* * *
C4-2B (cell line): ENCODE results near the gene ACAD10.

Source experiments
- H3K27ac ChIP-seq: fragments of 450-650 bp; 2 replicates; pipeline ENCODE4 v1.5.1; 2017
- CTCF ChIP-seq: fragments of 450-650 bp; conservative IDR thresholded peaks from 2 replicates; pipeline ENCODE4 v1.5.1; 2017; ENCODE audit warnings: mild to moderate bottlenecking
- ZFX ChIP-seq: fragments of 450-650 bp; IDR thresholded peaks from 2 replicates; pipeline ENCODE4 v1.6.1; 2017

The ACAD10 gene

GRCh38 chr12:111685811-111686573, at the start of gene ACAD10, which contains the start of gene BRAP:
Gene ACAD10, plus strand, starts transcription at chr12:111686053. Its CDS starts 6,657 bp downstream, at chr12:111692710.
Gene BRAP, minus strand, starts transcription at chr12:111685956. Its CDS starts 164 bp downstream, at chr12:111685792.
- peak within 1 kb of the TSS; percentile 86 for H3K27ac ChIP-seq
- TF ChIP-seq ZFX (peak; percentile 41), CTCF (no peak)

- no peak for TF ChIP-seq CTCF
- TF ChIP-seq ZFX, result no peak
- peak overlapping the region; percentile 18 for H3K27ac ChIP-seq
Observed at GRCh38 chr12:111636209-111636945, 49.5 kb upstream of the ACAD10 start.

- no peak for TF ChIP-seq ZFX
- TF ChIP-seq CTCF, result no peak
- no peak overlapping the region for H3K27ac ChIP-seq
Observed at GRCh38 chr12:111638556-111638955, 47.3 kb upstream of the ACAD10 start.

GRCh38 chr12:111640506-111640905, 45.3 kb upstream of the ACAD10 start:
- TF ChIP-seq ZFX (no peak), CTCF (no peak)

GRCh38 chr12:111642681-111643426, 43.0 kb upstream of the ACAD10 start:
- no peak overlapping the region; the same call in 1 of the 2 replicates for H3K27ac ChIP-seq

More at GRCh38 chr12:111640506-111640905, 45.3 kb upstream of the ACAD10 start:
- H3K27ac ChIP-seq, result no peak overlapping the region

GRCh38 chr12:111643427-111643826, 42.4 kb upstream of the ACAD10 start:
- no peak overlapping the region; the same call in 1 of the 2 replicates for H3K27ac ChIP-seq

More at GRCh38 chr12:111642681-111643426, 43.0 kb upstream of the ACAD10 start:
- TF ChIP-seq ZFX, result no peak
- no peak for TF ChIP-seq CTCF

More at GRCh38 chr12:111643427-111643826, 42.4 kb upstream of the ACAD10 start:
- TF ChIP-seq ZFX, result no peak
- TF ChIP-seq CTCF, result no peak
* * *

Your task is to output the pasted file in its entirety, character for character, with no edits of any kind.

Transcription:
C4-2B (cell line): ENCODE results near the gene ACAD10.

Source experiments
- H3K27ac ChIP-seq: fragments of 450-650 bp; 2 replicates; pipeline ENCODE4 v1.5.1; 2017
- CTCF ChIP-seq: fragments of 450-650 bp; conservative IDR thresholded peaks from 2 replicates; pipeline ENCODE4 v1.5.1; 2017; ENCODE audit warnings: mild to moderate bottlenecking
- ZFX ChIP-seq: fragments of 450-650 bp; IDR thresholded peaks from 2 replicates; pipeline ENCODE4 v1.6.1; 2017

The ACAD10 gene

GRCh38 chr12:111685811-111686573, at the start of gene ACAD10, which contains the start of gene BRAP:
Gene ACAD10, plus strand, starts transcription at chr12:111686053. Its CDS starts 6,657 bp downstream, at chr12:111692710.
Gene BRAP, minus strand, starts transcription at chr12:111685956. Its CDS starts 164 bp downstream, at chr12:111685792.
- peak within 1 kb of the TSS; percentile 86 for H3K27ac ChIP-seq
- TF ChIP-seq ZFX (peak; percentile 41), CTCF (no peak)

- no peak for TF ChIP-seq CTCF
- TF ChIP-seq ZFX, result no peak
- peak overlapping the region; percentile 18 for H3K27ac ChIP-seq
Observed at GRCh38 chr12:111636209-111636945, 49.5 kb upstream of the ACAD10 start.

- no peak for TF ChIP-seq ZFX
- TF ChIP-seq CTCF, result no peak
- no peak overlapping the region for H3K27ac ChIP-seq
Observed at GRCh38 chr12:111638556-111638955, 47.3 kb upstream of the ACAD10 start.

GRCh38 chr12:111640506-111640905, 45.3 kb upstream of the ACAD10 start:
- TF ChIP-seq ZFX (no peak), CTCF (no peak)

GRCh38 chr12:111642681-111643426, 43.0 kb upstream of the ACAD10 start:
- no peak overlapping the region; the same call in 1 of the 2 replicates for H3K27ac ChIP-seq

More at GRCh38 chr12:111640506-111640905, 45.3 kb upstream of the ACAD10 start:
- H3K27ac ChIP-seq, result no peak overlapping the region

GRCh38 chr12:111643427-111643826, 42.4 kb upstream of the ACAD10 start:
- no peak overlapping the region; the same call in 1 of the 2 replicates for H3K27ac ChIP-seq

More at GRCh38 chr12:111642681-111643426, 43.0 kb upstream of the ACAD10 start:
- TF ChIP-seq ZFX, result no peak
- no peak for TF ChIP-seq CTCF

More at GRCh38 chr12:111643427-111643826, 42.4 kb upstream of the ACAD10 start:
- TF ChIP-seq ZFX, result no peak
- TF ChIP-seq CTCF, result no peak